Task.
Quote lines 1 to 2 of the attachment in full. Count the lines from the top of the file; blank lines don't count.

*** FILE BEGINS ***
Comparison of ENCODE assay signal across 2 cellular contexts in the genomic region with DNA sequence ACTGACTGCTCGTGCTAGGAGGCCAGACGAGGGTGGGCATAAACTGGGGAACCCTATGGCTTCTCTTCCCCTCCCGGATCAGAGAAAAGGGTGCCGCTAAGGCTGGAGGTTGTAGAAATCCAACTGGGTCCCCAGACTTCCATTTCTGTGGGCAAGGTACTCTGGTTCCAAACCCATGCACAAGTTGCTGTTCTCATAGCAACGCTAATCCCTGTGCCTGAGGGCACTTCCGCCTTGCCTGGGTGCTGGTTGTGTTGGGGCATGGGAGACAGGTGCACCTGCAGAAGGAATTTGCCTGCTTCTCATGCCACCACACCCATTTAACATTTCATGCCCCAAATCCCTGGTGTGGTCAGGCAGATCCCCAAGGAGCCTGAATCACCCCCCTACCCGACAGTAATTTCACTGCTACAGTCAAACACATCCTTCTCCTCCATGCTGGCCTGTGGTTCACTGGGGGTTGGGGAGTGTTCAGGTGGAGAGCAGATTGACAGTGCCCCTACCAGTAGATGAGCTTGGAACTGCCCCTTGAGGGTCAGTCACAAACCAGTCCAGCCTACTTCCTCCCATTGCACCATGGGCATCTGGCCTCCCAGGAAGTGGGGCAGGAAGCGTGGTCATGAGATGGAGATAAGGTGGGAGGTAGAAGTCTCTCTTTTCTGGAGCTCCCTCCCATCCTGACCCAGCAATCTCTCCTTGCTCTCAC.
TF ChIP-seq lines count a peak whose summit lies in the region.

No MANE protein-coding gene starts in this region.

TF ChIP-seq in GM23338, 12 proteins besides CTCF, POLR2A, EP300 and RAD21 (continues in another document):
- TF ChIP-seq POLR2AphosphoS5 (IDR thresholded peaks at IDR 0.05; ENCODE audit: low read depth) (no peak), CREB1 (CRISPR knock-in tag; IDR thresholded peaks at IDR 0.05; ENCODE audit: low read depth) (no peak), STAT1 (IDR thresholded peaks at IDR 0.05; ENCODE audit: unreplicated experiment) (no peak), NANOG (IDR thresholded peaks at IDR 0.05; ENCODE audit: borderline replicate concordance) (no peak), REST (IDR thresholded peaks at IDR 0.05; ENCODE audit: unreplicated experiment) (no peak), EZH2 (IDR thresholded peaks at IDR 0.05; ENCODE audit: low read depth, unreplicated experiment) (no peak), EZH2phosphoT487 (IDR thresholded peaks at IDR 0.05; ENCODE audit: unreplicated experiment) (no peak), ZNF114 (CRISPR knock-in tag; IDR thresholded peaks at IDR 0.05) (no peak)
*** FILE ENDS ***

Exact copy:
Comparison of ENCODE assay signal across 2 cellular contexts in the genomic region with DNA sequence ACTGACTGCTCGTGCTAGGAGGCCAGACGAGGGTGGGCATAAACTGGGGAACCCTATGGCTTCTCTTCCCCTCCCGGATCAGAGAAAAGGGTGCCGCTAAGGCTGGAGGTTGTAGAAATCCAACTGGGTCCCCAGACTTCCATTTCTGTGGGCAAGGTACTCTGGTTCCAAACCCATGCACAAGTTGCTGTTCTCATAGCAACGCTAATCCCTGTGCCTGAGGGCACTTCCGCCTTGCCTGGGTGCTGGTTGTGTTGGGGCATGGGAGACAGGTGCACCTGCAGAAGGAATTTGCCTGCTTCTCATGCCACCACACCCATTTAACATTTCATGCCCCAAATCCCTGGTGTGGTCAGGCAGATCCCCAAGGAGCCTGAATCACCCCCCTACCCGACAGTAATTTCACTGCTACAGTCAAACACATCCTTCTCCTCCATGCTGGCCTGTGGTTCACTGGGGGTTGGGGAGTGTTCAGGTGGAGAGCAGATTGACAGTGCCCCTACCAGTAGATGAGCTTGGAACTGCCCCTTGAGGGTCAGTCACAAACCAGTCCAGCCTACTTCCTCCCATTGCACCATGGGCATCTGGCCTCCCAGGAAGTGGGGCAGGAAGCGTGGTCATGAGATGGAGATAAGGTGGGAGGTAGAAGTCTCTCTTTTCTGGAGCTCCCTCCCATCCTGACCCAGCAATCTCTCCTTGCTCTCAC.
TF ChIP-seq lines count a peak whose summit lies in the region.